Met Orchestra Musicians, March 28, 2021
I heard the Met Orchestra Musicians in concert on March 29, 2021 (it had been live the day before). This concert was hosted by the divine Susan Graham, one of the Met’s greatest singers. The title of the concert was “A Year Together: Celebrating Opera in Year Like No Other.”
They opened with “Feierliches Stück” from Wagner’s *Lohengrin* arranged for cello quartet by Friedrich Grutzmacher. Oh Lord it was gorgeous. Clearly these people have a deep feeling for the style and principal cellist Rafael Figueroa sounded glorious in his solo. Here's another quartet playing the piece:
Their next selection was “The Easy Winners” by Scott Joplin, arranged by Werner Thomas-Mifune. They played it with wit and charm, two of my favorite things, and Figueroa did some delightful (yet tasteful) swooping in his solo line.
The next number, Ravel’s “Pavane pour une infante défunte” (arranged by W. Weber) was beautiful but not entirely successful. I felt like the cello quartet format didn’t really serve this piece very well, the timbres and textures were a little too uniform. The next piece, a *Carmen Fantasy* arranged by Werner Thomas-Mifune, was delicious. Clearly the piece profits by having played by cellists who have played the Bizet original many times. I was about to use the word “countless,” but it wouldn’t be accurate. With a little work, you could actually count the number of *Carmen*s they’ve each played. The last number in the medley, the rousing gypsy song that opens Act Two, hovered right on the edge of mania. Which is right where I want to live. As an audience member. The three other parts in the quartet were played by a rotating trio from these four players: Dorothea Figueroa, Kari Jane Docter, David Heiss and Julia Bruskin. Percussionist Steven White joined them for the *Carmen Fantasy.*
Elaine Douvas (oboe) and Joel Noyes (cello) played an arrangement of a duet from Dizetti’s *Lucia di Lammermoor,* with Bryan Wagorn at the piano. The arrangement was by 19th century oboist and composer Henri Brod. They all played with supreme elegance and the arrangement had the aura of a 19th century salon concert. And again, what a treat to hear this music played by people who make their living playing opera.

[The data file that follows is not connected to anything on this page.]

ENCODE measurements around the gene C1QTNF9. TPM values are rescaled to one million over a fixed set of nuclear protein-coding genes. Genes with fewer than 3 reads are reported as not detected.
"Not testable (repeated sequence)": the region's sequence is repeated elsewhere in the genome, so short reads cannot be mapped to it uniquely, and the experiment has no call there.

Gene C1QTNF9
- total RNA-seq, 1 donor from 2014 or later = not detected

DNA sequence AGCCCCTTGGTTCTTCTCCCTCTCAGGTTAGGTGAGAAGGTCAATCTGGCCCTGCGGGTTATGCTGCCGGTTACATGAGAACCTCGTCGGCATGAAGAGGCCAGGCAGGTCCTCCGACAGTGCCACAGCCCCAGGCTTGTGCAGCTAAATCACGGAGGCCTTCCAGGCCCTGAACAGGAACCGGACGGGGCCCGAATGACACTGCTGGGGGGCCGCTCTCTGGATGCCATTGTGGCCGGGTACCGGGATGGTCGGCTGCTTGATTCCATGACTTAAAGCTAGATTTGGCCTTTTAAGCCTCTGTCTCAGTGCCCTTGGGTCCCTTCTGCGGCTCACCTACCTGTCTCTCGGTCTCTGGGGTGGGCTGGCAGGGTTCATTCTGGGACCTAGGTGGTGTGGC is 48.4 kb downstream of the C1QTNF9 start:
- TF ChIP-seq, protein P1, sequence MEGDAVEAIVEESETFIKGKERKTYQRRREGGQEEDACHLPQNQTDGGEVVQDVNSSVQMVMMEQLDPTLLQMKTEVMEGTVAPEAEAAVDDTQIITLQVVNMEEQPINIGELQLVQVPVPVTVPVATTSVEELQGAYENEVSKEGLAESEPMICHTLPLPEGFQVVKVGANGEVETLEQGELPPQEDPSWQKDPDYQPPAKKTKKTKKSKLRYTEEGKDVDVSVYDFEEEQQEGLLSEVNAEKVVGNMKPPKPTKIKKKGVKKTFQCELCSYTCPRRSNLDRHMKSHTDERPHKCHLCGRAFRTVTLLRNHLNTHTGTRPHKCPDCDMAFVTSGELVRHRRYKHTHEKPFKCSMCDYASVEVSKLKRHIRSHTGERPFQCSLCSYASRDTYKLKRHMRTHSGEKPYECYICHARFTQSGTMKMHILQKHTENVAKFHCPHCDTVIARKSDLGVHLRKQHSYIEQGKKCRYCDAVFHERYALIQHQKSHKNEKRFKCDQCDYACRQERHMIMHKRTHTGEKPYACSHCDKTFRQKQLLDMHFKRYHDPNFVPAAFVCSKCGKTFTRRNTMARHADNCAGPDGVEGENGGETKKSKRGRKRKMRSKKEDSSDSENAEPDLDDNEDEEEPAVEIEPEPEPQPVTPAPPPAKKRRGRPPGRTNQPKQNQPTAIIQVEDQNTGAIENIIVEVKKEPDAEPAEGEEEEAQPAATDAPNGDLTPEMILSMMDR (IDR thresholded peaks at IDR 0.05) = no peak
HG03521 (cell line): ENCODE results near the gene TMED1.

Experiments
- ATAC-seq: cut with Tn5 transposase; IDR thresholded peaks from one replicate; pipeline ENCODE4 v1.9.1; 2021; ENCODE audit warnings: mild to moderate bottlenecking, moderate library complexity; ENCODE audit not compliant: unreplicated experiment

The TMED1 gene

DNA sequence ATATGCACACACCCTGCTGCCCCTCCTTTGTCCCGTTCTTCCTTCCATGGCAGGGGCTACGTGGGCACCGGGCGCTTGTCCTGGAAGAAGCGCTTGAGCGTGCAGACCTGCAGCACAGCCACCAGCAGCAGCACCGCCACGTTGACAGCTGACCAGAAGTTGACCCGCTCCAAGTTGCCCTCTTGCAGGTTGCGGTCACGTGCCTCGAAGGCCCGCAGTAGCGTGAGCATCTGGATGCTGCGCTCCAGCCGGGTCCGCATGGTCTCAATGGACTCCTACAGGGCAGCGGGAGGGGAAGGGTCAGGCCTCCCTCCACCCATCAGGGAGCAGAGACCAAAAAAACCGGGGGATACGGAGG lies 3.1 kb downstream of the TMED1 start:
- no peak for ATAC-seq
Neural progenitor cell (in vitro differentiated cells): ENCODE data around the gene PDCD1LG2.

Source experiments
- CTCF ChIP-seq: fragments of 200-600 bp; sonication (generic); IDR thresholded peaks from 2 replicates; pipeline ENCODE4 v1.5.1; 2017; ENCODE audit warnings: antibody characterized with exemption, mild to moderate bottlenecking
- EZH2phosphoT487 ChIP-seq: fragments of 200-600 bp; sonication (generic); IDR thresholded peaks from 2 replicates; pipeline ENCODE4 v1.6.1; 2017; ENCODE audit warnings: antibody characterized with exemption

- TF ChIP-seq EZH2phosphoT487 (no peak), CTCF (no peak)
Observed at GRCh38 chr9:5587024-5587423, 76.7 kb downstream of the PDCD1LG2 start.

Douvas was back again with another contemporary bel canto duet arrangement, a duet from Bellini’s *La Sonnambula,* arranged by clarinetist and composer Hyacinthe Klosé. Douvas and Wagorn were joined by the Met’s principal clarinetist, Anton Rist. Their performance had that languid melancholy that colors so much of Bellini, like a pink moon shining through clouds. And did I hear a few yodeling references to the opera’s Swiss setting?
Next, a brass quintet from the Met Orchestra played an arrangement of the prelude to Verdi’s *Aida.* This arrangement, unlike the other arrangements were heard, were not done by a someone contemporary to the original composer’s time, but contemporary to our time, French horn player Thomas Jöstlein. It was delightful and I think the delicacy of the music undercut what is sometimes a surging testosterone quality of a brass quintet. The five players were David Krauss and Ray Riccomini (trumpets), Erik Ralske (horn), Denson Paul Pollard (trombone), and Chris Hall (tuba).
More Wagner, thank you! The Grand March from *Tannhäuser,* another arrangement by Jöstlein, played by those five dudes and many others:
Billy R. Hunter, Jr., Ray Riccomini and Peter Bond, trumpets
Brad Gemeinhardt, Anne Marie Scharer, Javier Gándara and Barbara Jöstlein Currie horns
Demian Austin, Weston Sprott, trombones
Denson Paul Pollard, bass trombone
Chris Hall, tuba
Greg Zuber and Steven White, percussion
Oh, it was wonderful. I was about to say, “It took me back to Bayreuth,” the temple of Wagner, but then I remembered that I’ve never been to Bayreuth.
Hearing that wonderful piece made me remember a funny story about talking with a French horn player in the Strelow Lounge when I was in college, sometime in the late 80s. It was Kendall Gray, for those of you who know him.
KENDALL: Oh Chris, you might be curious to hear that I’m going to the Met over spring break.
ME: Oh really! What are you going to see?
KENDALL: The Ring Cycle.
ME: Oh my God, I can’t imagine! Who’s singing? KENDALL: I have no idea. I don’t give a f-ck who’s singing, I’m there to hear the brass section.